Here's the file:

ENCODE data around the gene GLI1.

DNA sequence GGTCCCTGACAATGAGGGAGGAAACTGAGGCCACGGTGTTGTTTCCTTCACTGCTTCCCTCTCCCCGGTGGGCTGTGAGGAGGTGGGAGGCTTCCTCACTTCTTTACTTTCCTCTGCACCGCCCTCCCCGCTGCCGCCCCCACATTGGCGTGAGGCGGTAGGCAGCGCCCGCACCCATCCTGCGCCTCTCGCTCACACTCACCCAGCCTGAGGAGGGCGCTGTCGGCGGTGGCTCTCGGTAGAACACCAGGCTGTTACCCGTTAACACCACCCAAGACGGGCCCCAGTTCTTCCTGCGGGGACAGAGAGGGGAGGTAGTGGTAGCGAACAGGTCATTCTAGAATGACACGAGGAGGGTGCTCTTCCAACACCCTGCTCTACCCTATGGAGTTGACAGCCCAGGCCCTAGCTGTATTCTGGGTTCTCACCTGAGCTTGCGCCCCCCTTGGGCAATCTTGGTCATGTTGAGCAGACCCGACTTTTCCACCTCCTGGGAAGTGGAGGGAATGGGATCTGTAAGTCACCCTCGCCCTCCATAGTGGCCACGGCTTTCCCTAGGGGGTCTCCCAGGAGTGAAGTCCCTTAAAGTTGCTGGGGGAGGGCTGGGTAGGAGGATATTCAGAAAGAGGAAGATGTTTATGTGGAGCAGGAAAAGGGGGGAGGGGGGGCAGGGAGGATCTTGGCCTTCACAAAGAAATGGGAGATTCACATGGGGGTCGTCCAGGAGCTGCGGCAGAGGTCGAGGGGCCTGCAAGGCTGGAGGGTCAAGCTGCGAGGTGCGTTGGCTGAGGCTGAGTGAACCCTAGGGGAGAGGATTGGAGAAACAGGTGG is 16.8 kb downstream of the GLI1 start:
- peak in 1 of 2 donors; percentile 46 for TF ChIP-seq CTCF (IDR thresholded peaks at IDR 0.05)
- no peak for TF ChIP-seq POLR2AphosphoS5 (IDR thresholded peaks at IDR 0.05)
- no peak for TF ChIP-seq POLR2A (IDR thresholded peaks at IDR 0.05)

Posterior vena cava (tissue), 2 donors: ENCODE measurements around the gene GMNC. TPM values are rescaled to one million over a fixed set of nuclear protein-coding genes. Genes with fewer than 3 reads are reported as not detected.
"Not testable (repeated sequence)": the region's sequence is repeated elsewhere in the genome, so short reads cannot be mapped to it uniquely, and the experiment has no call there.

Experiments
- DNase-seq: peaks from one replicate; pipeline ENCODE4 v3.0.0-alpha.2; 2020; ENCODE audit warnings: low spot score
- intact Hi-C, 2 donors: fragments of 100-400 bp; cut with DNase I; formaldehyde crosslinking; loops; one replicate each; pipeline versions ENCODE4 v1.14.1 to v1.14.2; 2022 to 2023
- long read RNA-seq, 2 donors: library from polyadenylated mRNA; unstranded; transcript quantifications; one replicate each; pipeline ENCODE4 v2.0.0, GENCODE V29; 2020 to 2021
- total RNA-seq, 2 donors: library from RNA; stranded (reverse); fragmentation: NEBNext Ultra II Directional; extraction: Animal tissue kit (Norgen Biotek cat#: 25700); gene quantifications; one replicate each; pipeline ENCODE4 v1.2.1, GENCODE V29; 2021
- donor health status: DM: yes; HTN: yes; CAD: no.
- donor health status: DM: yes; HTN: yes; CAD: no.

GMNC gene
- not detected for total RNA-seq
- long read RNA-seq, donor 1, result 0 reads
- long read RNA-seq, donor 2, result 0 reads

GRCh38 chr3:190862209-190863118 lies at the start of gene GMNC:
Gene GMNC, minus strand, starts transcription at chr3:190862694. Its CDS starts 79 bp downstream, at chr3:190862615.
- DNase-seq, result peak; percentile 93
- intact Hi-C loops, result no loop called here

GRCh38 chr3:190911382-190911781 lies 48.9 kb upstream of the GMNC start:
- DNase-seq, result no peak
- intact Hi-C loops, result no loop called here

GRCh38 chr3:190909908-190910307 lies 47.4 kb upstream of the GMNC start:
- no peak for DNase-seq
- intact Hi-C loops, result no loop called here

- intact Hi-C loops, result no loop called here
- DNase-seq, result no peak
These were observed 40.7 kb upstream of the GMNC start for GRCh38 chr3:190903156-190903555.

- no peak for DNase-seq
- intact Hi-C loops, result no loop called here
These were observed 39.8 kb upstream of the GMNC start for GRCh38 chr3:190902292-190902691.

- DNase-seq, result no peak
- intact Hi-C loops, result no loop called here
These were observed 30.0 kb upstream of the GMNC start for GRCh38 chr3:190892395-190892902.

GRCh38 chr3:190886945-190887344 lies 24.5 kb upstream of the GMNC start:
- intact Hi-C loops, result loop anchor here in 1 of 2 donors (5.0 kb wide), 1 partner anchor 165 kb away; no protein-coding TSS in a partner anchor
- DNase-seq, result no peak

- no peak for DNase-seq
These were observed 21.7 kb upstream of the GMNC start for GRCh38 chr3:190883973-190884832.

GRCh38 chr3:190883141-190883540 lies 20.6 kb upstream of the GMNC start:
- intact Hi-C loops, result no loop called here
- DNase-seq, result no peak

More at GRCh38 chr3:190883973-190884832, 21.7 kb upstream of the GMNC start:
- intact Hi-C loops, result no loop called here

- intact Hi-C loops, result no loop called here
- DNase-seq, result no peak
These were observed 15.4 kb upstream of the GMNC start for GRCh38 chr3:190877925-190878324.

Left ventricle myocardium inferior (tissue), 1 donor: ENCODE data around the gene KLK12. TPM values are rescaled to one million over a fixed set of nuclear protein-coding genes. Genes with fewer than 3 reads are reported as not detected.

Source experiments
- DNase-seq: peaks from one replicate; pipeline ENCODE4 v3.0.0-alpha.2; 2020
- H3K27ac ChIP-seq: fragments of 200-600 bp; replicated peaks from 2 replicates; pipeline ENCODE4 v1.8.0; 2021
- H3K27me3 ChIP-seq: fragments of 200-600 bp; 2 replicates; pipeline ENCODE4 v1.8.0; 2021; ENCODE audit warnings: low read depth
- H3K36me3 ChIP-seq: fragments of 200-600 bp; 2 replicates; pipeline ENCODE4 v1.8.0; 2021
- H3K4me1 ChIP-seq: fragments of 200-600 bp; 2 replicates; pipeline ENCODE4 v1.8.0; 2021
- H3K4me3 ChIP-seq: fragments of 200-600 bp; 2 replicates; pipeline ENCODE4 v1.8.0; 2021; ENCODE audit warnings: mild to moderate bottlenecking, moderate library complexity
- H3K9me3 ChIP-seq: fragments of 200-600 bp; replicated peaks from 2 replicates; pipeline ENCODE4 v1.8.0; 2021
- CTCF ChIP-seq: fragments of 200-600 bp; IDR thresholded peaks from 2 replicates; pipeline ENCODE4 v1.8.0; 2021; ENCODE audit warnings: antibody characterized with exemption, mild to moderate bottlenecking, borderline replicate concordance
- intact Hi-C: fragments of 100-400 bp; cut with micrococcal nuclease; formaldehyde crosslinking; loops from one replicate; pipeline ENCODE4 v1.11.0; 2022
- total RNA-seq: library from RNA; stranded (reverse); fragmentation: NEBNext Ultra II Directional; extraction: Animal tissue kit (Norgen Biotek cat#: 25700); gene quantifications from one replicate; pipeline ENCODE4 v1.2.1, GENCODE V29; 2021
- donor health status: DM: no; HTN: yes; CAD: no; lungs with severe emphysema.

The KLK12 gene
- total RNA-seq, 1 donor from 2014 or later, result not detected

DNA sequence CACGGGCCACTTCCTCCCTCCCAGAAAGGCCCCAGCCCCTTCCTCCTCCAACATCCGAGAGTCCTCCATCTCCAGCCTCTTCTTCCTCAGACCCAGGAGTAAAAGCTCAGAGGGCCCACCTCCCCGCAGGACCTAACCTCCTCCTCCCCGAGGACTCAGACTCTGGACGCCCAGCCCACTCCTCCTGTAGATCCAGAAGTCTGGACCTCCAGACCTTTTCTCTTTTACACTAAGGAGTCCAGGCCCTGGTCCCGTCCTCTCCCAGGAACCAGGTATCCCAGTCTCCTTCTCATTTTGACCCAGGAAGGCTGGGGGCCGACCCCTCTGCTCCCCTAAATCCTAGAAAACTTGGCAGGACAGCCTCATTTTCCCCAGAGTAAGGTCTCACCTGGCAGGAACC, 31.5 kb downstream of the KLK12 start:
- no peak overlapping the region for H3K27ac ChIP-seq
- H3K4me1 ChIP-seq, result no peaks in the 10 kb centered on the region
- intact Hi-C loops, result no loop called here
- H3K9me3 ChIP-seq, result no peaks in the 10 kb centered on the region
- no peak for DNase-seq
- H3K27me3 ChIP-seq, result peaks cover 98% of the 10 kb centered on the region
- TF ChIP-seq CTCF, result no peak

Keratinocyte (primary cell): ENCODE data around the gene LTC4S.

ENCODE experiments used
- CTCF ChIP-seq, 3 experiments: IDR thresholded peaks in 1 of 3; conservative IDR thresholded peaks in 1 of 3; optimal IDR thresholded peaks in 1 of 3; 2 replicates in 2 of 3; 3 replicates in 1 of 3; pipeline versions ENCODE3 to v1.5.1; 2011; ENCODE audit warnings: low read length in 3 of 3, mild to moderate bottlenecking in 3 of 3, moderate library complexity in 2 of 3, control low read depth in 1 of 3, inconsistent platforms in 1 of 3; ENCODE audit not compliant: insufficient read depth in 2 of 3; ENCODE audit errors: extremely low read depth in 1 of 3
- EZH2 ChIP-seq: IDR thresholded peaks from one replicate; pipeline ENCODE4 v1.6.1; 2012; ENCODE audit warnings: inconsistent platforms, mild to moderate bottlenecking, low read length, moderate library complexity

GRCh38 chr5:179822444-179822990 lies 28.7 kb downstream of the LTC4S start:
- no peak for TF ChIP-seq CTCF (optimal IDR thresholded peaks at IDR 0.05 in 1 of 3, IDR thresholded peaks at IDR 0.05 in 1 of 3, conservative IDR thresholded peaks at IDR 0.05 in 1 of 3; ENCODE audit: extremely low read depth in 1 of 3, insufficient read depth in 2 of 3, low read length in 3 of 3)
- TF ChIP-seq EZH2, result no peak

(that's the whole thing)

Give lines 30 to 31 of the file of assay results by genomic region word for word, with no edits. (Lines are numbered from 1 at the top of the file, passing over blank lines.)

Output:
- DNase-seq, result no peak
These were observed 40.7 kb upstream of the GMNC start for GRCh38 chr3:190903156-190903555.